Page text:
The Payson Town Council, at a special budget meeting Thursday evening, voted to trim nonprofit funding by 20 percent and slim the townwide nonpersonnel budget.
Funds siphoned out of these areas will be reallocated to other projects or serve as reserves for related budget items.
As the Payson Town Council teases the fluff out of the $39 million 2006-2007 fiscal year budget, Mayor Bob Edwards said tightening the numbers isn't about deprivation.
"I want to change the philosophy of the Town to where savings becomes a positive event," the mayor said. "I want the town to treat every tax dollar as a sacred thing."
The mayor initially suggested an across-the-board 7-percent budget cut, which drew council resistance and staff caution.
"Some of (the budget cuts) we could probably go ahead and make, and feel OK about them," said Town Manager Fred Carpenter. "Others are going to put a crimp in some operations."
The proposed reductions included the deferment of maintenance, the tightening of town services such as parks and recreation activities, and the ebb of staff training.
"I am totally opposed to implementing 7 percent cuts," Councilor John Wilson said. "None of those types of budget cuts are, in the long range, beneficial to the town."
"What's going to be taken out are some things that are important and we're still not addressing the unimportant on some of them," Vice Mayor Tim Fruth added.
With an unwillingness to cut services that directly affect the electorate, the council carved nonessential expenditures out of the town's public relations budget, for instance, a $6,000 annual trip to the League of Arizona Cities and Towns.
"Now we're getting somewhere," Councilor Andy Romance said. "We're talking about specifics. It's lazy just to cut 7 percent."
The council passed a motion to continue to seek spending reductions, and rather than changing the bottom line, the council will reallocate the savings to other areas of the budget.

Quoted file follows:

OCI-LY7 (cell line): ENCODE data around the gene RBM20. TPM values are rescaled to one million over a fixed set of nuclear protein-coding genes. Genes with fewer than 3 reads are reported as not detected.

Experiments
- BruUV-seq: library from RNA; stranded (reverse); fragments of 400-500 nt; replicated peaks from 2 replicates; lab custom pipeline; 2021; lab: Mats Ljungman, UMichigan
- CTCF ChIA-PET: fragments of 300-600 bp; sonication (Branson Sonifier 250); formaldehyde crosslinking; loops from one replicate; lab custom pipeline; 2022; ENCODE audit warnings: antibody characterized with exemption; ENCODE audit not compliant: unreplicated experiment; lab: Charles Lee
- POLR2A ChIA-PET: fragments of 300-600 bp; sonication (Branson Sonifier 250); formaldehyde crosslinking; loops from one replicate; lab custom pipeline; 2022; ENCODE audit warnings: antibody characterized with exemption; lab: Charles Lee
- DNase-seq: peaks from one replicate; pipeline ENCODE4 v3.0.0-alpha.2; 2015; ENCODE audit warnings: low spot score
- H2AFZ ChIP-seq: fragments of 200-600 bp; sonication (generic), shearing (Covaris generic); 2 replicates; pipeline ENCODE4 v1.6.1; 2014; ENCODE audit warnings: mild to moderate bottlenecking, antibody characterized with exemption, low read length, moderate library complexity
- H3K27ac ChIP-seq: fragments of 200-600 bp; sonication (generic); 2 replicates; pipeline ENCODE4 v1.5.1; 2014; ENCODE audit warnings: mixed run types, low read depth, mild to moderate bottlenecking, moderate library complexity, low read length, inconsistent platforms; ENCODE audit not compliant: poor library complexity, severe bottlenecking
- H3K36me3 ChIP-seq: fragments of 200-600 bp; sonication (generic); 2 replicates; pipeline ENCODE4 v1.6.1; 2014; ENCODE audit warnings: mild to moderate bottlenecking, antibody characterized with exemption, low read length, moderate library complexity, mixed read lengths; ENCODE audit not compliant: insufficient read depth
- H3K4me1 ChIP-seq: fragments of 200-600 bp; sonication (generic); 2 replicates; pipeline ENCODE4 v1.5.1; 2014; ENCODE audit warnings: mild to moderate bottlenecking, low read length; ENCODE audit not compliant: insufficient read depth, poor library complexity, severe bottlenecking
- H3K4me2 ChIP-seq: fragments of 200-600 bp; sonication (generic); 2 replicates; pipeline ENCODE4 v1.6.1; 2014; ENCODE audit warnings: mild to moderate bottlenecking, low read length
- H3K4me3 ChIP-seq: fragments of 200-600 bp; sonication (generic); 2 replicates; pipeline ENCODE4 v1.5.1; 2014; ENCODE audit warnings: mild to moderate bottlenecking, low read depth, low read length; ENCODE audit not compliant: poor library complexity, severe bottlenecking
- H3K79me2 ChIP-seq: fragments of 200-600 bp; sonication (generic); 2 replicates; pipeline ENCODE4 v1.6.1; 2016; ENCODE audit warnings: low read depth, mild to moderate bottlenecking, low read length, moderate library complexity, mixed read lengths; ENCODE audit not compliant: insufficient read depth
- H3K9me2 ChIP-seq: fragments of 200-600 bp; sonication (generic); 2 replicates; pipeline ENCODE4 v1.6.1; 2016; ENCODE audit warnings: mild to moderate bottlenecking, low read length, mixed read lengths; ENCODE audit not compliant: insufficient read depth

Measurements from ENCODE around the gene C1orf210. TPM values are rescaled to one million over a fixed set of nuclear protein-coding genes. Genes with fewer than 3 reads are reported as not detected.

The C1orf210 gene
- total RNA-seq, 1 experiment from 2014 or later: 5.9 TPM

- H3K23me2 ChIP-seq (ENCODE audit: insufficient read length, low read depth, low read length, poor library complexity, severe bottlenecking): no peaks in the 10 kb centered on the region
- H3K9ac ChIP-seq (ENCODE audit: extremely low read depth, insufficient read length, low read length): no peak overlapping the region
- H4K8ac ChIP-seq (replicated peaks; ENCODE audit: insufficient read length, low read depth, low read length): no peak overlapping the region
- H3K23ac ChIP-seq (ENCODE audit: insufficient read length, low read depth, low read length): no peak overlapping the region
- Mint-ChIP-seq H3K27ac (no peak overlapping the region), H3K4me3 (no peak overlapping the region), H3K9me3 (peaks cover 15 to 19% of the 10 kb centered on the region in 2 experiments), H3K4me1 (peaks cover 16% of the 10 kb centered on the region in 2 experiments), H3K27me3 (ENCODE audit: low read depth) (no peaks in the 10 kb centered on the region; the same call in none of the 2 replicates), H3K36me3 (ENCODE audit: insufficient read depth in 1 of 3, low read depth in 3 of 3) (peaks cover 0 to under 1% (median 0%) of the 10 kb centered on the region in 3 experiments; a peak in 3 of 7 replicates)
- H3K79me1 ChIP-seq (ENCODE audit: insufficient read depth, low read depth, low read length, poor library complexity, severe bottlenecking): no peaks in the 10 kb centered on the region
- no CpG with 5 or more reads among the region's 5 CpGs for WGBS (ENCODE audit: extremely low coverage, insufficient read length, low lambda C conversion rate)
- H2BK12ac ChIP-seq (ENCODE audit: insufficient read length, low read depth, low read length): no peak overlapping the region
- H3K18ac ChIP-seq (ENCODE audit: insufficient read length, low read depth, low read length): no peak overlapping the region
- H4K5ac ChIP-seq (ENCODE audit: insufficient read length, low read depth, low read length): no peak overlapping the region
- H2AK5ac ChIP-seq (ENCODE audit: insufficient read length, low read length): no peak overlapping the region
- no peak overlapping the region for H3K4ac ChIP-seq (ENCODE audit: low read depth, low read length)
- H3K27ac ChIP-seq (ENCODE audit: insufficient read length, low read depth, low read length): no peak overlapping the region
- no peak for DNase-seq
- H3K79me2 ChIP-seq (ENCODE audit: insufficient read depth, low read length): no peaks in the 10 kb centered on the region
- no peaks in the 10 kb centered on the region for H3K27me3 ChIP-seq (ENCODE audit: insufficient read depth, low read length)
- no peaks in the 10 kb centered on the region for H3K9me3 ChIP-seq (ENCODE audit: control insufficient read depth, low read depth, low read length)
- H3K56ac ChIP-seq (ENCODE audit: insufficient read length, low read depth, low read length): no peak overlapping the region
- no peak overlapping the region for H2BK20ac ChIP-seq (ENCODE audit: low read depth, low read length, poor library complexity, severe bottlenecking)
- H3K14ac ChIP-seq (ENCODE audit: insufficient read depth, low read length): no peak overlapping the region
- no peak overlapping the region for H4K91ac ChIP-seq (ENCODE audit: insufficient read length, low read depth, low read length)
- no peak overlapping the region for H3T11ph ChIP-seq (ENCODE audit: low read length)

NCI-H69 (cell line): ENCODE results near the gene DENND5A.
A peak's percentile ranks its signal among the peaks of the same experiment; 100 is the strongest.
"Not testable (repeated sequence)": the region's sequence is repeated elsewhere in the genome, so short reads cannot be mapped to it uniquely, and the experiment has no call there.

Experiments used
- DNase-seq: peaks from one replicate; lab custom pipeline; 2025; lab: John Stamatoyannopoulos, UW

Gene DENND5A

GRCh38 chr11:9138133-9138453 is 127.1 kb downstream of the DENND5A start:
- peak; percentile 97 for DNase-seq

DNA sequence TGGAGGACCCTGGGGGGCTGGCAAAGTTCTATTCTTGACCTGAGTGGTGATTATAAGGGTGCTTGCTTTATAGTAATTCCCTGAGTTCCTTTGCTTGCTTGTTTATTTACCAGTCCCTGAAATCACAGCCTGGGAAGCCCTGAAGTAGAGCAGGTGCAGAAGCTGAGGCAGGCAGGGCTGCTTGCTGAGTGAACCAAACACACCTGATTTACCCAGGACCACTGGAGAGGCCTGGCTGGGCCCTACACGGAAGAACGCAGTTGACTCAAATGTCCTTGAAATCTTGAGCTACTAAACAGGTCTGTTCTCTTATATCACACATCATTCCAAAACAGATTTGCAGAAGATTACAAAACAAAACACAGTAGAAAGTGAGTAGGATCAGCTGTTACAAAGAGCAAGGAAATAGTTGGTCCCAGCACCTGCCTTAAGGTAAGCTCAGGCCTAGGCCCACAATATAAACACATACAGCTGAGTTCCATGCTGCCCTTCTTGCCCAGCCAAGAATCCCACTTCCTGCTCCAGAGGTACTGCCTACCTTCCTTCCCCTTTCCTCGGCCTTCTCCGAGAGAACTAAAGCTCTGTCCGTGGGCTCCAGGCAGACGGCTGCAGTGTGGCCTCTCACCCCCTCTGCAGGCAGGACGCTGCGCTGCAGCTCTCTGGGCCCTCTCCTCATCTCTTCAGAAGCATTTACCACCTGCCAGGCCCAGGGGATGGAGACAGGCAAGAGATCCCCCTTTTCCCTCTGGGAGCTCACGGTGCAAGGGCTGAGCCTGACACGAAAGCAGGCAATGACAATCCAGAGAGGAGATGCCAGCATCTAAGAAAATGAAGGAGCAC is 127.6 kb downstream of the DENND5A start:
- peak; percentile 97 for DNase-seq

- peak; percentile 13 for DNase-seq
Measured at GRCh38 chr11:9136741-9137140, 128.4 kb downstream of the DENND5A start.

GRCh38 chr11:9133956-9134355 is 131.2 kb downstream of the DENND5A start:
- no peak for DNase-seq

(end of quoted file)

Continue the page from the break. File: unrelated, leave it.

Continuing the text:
On the personnel side, the council implemented a hiring freeze, except for a new secretary for the town's engineering department and additional police officers.
All town employees earning less than $70,000 will receive a salary adjustment; merit increases will take the form of a bonus instead of a raise.
The council has also taken into consideration the demand for police officers and dispatchers, and Payson's inability to attract qualified applicants.
Local wages for public safety personnel fall below the regional market. Fruth said the town will have to raise entry-level salaries to compete, especially if the department expands its coverage into Star Valley.
The Star Valley Town Council has approached Payson to provide police services, but without better wages, more officers and another dispatcher, existing service, said Police Chief Gordy Gartner, could be compromised.
Meanwhile, the council unanimously voted for a 20-percent reduction -- from $80,000 to $65,000 -- in funding to seven nonprofit beneficiaries: Gila County Community Action Program; Senior Center; Northern Gila County Historical Society; St. Vincent de Paul; Time Out; Rim Country Literacy Program; Payson Helping Payson; Habitat for Humanity; and Big Brothers Big Sisters of Gila County.
The council's motivation for slimming the nonprofit budget is twofold: other entities, like Gila County, that benefit from regional organizations such as the Northern Gila County Historical Society and the chamber of commerce, should chip in, and, according to Fruth, nonprofits could do more internal fund-raising with the help of the town's grant-writing resources.
Councilor Mike Vogel said he had concerns about the impact the cut would have on the senior center.
"A whole bunch of people depend on that one meal, and I don't want to see anyone go hungry," he said.
Although the council did unanimously vote to reduce nonprofit spending, the council members agreed to reappropriate money where needed.
Street improvements, specifically the extension of Mud Springs Road, also took top billing on the council's budget.
The project includes a traffic-alleviating extension to Granite Dells Road. To begin phase one, the council allocated $421,000.
Councilor Ed Blair asked the staff to study other options, and though alternatives are under consideration, his request faced council resistance.
"If there's a change in direction," Romance said. "You're moving back."
The street-extension project has been years in the making, and the archeological and environmental studies are done on an already-determined route.
To change the project now, Romance said, could involve easements, condemnations and feasibility studies that could eat up thousands of dollars.
Residents interested in learning about the details of the town's street projects in relation to its budget can expect the council to schedule work study sessions in the coming weeks. The final budget will be adopted Aug. 4, and the taxes levied Aug. 11.
Look for more than financial savings at the June 22 town council meeting -- that's when the environmentally friendlier council goes paperless.